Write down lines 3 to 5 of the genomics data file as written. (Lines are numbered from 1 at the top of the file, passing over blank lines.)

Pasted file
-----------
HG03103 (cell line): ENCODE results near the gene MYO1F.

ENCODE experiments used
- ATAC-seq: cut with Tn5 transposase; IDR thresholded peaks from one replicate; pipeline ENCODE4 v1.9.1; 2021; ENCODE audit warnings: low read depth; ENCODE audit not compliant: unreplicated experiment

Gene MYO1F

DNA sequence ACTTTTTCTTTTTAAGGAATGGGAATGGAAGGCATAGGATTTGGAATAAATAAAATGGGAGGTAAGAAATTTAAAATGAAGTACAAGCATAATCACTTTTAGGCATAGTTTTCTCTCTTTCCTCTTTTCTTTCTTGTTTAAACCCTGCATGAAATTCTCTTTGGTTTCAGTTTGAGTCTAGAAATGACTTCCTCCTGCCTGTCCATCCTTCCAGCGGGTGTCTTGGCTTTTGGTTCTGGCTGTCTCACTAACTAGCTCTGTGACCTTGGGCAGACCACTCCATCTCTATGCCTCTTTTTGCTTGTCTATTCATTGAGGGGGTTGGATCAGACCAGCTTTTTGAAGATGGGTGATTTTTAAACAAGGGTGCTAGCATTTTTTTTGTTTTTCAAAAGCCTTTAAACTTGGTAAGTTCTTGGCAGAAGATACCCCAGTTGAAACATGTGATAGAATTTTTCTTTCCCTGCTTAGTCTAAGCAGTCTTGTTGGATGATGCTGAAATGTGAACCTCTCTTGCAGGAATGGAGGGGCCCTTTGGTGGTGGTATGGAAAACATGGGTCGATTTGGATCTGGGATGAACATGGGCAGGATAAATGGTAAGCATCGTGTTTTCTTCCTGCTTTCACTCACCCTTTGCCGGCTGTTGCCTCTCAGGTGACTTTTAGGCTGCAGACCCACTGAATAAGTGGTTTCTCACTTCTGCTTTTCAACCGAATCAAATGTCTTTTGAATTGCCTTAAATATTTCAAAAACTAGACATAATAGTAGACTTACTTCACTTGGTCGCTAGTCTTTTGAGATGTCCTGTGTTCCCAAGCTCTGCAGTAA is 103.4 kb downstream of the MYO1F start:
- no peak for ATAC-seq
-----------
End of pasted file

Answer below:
- ATAC-seq: cut with Tn5 transposase; IDR thresholded peaks from one replicate; pipeline ENCODE4 v1.9.1; 2021; ENCODE audit warnings: low read depth; ENCODE audit not compliant: unreplicated experiment

Gene MYO1F

DNA sequence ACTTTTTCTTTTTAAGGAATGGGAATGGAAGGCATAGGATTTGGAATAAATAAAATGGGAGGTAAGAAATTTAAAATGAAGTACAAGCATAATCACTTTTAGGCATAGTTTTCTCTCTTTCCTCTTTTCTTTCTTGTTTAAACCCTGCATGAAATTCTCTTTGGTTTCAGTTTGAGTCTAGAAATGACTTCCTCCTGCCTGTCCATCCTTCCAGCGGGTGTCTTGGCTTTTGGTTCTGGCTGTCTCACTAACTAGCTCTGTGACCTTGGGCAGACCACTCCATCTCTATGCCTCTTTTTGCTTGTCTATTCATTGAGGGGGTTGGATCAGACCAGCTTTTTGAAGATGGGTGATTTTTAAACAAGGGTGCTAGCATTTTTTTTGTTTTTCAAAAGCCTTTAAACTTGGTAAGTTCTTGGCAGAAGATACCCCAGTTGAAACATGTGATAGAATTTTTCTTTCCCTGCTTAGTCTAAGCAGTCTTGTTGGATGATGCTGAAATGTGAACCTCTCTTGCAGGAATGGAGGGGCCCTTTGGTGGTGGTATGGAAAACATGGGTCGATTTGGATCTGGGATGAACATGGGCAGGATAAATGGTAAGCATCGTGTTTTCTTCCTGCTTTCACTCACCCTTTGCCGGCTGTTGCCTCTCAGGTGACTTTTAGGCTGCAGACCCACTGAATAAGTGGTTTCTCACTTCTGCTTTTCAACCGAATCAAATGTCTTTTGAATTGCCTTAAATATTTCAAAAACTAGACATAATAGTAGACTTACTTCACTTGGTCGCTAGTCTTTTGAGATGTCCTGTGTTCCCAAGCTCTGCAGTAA is 103.4 kb downstream of the MYO1F start: